Russian President Vladimir Putin made a familiar threat to European nations on Thursday, saying that Russia’s state-controlled energy giant Gazprom would cut natural gas supplies to Ukraine if it did not pay its bills. He warned that the disruption could lead to short supplies in European countries.
In a letter to 18 of Gazprom’s European customers, Putin demanded talks on how Ukraine’s economy could improve in a way that would allow it to pay its $2.2 billion debt.
“Gazprom is compelled to switch over to advance payment for gas deliveries and in the event of further violation of the conditions of payment will completely or partially cease gas deliveries,” Putin wrote in the letter. “Undoubtedly, this is an extreme measure. We fully realize that this increases the risk of (Ukraine) siphoning off natural gas passing through Ukraine's territory and heading to European consumers.”
Threatening to starve Europe of energy by cutting supplies to Ukraine is a familiar power play by Putin. He’s done it three times in the last decade. On one occasion, in 2006, he actually did it, with European allies experiencing a small drop in supplies.
In the past, most energy analysts saw these disputes as a way for Russia to maintain influence in Ukraine. But this threat is happening in a very different strategic environment, with Russia having invaded Crimea and with Russian forces massing on the country’s border with Ukraine. For the first time since the end of the Cold War, there are growing fears that Russia could invade the European mainland.
In the past, European nations have paid lip service to creating a unified energy policy to counter Russia’s threats. But they’ve done little to advance that cause, instead relying on individual national agreement with Russia, and the knowledge that Russia needs European money just as much as Europe needs Russian energy.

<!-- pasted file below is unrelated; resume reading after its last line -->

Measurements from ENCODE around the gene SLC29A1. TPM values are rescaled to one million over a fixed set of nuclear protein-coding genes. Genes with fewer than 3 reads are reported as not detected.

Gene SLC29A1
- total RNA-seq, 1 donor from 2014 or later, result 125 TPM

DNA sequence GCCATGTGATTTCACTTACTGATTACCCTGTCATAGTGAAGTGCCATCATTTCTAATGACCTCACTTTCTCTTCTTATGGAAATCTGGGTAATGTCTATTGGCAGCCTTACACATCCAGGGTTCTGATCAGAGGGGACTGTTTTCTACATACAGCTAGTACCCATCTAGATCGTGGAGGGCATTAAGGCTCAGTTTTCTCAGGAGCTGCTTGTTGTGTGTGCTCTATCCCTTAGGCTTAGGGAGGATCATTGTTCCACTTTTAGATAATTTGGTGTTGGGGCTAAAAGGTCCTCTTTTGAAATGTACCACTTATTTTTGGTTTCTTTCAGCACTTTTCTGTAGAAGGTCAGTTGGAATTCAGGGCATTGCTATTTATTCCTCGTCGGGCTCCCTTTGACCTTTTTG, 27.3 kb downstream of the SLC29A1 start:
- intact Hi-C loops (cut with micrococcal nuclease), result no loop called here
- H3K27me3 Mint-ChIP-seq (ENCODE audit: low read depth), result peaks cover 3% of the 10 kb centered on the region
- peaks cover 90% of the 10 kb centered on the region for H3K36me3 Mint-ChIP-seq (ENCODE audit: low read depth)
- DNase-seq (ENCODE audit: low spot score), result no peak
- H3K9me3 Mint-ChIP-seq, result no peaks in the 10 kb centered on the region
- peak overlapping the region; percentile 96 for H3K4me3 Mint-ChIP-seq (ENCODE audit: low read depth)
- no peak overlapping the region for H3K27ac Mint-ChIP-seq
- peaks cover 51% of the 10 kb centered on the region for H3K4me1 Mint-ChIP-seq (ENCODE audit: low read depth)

This time is different. The Europeans have an opportunity to show Russia that aggression in Eastern Europe will not be tolerated. They could call Putin’s bluff, allow him to cut gas, and be just fine. Here are three reasons why:
1. A mild winter has allowed Europe to stockpile gas. Warmer than normal temperatures in Europe allowed countries to stockpile gas that could meet demand for months. For instance, Poland’s gas reserves are at 70 percent capacity, Czech and Slovak reserves are between 40 and 50 percent of capacity. Germany has inventories of 60 percent of capacity, and France has 50 days of consumption.
These inventories could allow Europe to wait Putin out without the lights flickering in Paris or Berlin.
2. Russia desperately needs money right now. The Russian economy has taken a huge hit since its invasion of Crimea, with the stock market tanking and the ruble tumbling in value.
“The Crimean invasion has already caused the Ruble to collapse forcing the Russian central bank to aggressively intervene to support it and by doing so it “temporarily” raising interest rates from 5.5 percent to 7 percent,” said Edward Goldberg, a professor at Baruch College and the New York University Center for Global Affairs The decline in the ruble will lead to severe inflation of consumer goods in Russia. But more important it has caused a massive drop in the Moscow stock exchange and exodus of approximately $70 dollars of capital outflow just in this quarter from Russia.”
“Russia supplies about a third of the European Union’s energy but that supply is responsible for 40 percent of the Russian government’s budget,” he added.
3. The Europeans could finally send a unified message on energy to Russia. For years, the European Union has paid lip service to the idea of a unified energy policy. In reality, individual nations have made side deals with Russia to ensure supplies.
Giving Putin a firm no on talks over Ukraine’s debt would finally send a unified message to Russia: you can no longer play politics with the security of our energy supply. At the same time, it would also serve as a condemnation of Russian aggression in Ukraine.
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